Hold the upgrade

How to prevent Windows 10 from installing version 21H1, May 2021 Update

Here are the settings to block Windows 10 21H1 (May 2021 Update) to delay installation until you're ready.

Windows 10 version 21H1 block settings

On Windows 10, every semi-annual release (such as version 21H1) is a new version designed with new features and changes to improve the overall experience and security. The only problem is that the new version may contain bugs, compatibility issues with drivers, and issues with new or existing features during the early days.

Although feature updates no longer download and install automatically until you decide to upgrade, as the previous release nears the end of support, Windows 10 eventually try to force the update to keep the device supported.

If you are not planning to upgrade any time soon, Windows 10 includes some options to prevent the device from upgrading to version 21H1 (May 2021 Update) or another release automatically using Group Policy or a metered connection.

In this guide, you will learn the steps to block Windows 10 from installing the 21H1 update on your device.

Important: Using the Settings or Group Policy options won’t interfere with monthly updates. Microsoft will be releasing version 21H1 during the second half of 2021, but it’s recommended to apply the settings to delay the upgrade before the next version becomes available.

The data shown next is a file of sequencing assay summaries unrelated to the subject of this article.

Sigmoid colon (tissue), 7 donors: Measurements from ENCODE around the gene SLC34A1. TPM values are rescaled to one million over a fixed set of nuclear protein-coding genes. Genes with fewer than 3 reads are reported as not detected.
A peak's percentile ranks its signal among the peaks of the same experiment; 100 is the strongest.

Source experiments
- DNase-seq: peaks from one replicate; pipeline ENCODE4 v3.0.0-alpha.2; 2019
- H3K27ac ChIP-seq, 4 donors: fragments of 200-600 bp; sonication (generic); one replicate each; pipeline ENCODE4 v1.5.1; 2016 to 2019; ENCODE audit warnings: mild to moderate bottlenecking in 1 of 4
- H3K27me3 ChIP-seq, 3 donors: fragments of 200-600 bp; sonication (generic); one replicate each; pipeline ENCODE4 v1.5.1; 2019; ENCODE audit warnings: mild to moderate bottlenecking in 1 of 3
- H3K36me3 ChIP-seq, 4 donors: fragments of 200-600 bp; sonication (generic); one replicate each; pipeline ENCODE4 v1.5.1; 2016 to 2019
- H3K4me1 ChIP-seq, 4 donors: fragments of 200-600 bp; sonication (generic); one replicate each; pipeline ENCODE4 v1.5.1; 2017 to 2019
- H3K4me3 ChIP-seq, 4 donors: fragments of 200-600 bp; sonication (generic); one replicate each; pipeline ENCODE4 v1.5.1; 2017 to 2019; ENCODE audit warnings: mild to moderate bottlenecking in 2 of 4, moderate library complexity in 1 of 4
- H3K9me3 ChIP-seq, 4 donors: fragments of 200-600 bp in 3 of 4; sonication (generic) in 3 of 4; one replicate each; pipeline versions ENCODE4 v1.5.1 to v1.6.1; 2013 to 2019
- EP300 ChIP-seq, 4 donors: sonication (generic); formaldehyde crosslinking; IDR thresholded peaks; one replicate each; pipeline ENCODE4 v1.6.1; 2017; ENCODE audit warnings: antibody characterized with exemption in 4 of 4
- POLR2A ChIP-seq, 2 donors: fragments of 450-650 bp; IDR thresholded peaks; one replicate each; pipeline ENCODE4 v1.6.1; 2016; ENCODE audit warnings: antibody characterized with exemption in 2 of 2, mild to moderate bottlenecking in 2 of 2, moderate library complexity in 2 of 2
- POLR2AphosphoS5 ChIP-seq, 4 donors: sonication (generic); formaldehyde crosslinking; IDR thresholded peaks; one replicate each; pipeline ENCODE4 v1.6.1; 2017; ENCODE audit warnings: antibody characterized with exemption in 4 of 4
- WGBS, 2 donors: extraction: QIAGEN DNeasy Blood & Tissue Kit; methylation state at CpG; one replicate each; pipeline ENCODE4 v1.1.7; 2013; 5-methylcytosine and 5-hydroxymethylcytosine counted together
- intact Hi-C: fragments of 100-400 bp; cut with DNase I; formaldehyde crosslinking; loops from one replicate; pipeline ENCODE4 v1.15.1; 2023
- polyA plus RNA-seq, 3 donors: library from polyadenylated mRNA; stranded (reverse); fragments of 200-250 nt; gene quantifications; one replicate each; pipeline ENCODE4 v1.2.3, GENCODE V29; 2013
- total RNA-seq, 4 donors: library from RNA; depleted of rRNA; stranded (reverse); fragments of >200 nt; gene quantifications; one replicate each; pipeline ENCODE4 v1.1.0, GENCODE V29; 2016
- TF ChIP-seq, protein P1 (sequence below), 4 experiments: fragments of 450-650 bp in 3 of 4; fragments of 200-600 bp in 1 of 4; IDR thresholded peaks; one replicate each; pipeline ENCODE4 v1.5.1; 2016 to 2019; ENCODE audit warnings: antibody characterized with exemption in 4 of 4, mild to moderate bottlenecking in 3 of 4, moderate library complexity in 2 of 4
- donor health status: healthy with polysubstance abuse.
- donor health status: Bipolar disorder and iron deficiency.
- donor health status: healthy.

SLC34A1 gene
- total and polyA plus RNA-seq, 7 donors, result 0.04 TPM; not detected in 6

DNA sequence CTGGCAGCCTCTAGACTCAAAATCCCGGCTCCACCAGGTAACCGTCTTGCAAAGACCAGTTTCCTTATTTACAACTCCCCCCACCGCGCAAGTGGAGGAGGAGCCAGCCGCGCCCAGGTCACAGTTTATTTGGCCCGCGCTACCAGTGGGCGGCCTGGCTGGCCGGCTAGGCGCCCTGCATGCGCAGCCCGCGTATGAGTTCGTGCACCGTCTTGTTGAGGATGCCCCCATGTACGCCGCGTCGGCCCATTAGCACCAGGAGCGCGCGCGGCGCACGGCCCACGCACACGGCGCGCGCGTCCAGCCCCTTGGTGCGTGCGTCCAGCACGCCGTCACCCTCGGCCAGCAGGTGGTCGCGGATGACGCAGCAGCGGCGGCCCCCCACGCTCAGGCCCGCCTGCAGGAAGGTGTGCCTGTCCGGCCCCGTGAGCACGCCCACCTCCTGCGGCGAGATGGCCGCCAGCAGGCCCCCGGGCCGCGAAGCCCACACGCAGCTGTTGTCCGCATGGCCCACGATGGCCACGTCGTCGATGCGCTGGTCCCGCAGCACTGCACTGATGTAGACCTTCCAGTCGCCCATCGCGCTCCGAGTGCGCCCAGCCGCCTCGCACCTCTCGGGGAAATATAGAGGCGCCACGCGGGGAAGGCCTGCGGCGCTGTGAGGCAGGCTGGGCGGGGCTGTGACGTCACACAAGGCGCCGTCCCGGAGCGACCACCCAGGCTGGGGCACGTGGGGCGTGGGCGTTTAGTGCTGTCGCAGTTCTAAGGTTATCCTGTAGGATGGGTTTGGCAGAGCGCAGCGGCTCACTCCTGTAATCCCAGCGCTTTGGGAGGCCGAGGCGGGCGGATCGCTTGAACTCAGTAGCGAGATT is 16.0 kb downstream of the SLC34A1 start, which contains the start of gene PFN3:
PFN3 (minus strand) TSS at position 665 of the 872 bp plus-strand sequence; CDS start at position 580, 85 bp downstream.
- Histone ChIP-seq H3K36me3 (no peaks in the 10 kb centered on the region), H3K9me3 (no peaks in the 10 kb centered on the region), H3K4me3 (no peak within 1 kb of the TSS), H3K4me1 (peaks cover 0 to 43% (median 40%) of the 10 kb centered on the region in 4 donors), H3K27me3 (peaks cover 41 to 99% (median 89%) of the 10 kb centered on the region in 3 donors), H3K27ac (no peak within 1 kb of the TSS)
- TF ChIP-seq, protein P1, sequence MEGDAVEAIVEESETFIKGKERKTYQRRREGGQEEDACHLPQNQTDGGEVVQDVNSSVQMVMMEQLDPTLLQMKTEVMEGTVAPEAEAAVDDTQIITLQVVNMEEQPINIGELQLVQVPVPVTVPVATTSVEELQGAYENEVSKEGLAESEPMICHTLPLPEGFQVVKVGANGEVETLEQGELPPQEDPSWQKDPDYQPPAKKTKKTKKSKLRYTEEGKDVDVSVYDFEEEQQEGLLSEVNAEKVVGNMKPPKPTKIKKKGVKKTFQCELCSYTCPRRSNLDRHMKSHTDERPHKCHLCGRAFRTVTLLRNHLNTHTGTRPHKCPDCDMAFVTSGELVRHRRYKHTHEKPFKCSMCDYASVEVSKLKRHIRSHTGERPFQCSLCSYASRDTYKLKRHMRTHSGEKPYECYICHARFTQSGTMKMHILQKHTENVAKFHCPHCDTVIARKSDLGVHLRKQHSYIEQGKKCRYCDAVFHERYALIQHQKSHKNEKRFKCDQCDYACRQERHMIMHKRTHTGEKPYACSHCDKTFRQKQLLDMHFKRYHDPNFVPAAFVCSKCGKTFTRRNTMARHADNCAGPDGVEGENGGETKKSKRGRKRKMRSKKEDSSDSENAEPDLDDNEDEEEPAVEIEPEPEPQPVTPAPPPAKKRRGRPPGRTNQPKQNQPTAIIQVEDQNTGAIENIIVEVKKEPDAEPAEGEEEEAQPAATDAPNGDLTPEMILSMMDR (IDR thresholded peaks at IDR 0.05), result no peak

Block Windows 10 21H1 using Group Policy

Whether you use Windows 10 Pro or Home, version 21H1 won’t install until you manually start the upgrade process. In other words, the easiest way to prevent Windows 10 from installing the first feature update of 2021 is to avoid clicking the “Download and Install now” option on the “Windows Update” settings page. However, you can also use the Group Policy Editor to block feature updates for up to 365 days since the day it was original released to prevent an unintended upgrade.

Windows Update for Business

Use Group Policy to defer the Windows 10 21H1, May 2021 Update, with these steps:

  1. Open Start on Windows 10.

  2. Search for gpedit.msc, and click the top result to open the Local Group Policy Editor.

  3. Browse the following path:

    Computer Configuration > Administrative Templates > Windows Components > Windows Update > Windows Update for Business
  4. Double-click the “Select when Preview Builds and Feature Updates are received” policy.

    Select when Preview Builds and Feature Updates are received
    Select when Preview Builds and Feature Updates are received
  5. Select the Enabled option.

  6. Under the “Options” section, use the drop-down menu, and select the Semi-Annual Channel option.

  7. Select the number of days (up to 365) to defer upgrades.

    Block Windows 10 version 21H1 install
    Block Windows 10 version 21H1 install
  8. Click the Apply button.

  9. Click the OK button.

Once you complete the steps, Windows 10 won’t try to install version 21H1 until the number of days you specified in the policy.

Select target feature update

The Settings app no longer includes the option to defer new releases of Windows 10. However, you can configure the “Select the target Feature Update version” policy to set the target version to stay on a specific release until it reaches the end of service or to specify the next version to upgrade.